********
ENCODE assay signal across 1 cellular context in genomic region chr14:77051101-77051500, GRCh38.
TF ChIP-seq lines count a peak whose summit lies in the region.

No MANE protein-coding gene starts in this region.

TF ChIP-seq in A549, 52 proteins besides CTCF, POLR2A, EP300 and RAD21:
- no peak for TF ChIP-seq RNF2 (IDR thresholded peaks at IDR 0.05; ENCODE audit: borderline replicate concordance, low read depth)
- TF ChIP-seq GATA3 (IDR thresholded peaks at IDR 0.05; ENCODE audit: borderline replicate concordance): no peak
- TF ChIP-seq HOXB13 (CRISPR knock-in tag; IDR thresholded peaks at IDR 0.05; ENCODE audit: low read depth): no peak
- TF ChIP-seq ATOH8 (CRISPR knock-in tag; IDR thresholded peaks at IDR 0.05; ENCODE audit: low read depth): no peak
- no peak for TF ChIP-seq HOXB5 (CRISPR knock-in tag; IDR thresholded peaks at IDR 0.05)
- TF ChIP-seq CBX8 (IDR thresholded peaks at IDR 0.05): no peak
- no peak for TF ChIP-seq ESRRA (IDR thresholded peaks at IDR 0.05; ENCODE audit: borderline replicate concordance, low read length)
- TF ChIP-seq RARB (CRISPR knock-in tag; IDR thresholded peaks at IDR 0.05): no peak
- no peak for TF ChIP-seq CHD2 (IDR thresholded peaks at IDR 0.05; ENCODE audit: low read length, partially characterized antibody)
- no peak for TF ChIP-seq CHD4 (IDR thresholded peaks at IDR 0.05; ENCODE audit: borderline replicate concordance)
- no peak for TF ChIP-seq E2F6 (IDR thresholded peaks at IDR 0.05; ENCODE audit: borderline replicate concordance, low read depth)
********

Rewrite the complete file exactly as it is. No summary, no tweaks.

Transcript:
ENCODE assay signal across 1 cellular context in genomic region chr14:77051101-77051500, GRCh38.
TF ChIP-seq lines count a peak whose summit lies in the region.

No MANE protein-coding gene starts in this region.

TF ChIP-seq in A549, 52 proteins besides CTCF, POLR2A, EP300 and RAD21:
- no peak for TF ChIP-seq RNF2 (IDR thresholded peaks at IDR 0.05; ENCODE audit: borderline replicate concordance, low read depth)
- TF ChIP-seq GATA3 (IDR thresholded peaks at IDR 0.05; ENCODE audit: borderline replicate concordance): no peak
- TF ChIP-seq HOXB13 (CRISPR knock-in tag; IDR thresholded peaks at IDR 0.05; ENCODE audit: low read depth): no peak
- TF ChIP-seq ATOH8 (CRISPR knock-in tag; IDR thresholded peaks at IDR 0.05; ENCODE audit: low read depth): no peak
- no peak for TF ChIP-seq HOXB5 (CRISPR knock-in tag; IDR thresholded peaks at IDR 0.05)
- TF ChIP-seq CBX8 (IDR thresholded peaks at IDR 0.05): no peak
- no peak for TF ChIP-seq ESRRA (IDR thresholded peaks at IDR 0.05; ENCODE audit: borderline replicate concordance, low read length)
- TF ChIP-seq RARB (CRISPR knock-in tag; IDR thresholded peaks at IDR 0.05): no peak
- no peak for TF ChIP-seq CHD2 (IDR thresholded peaks at IDR 0.05; ENCODE audit: low read length, partially characterized antibody)
- no peak for TF ChIP-seq CHD4 (IDR thresholded peaks at IDR 0.05; ENCODE audit: borderline replicate concordance)
- no peak for TF ChIP-seq E2F6 (IDR thresholded peaks at IDR 0.05; ENCODE audit: borderline replicate concordance, low read depth)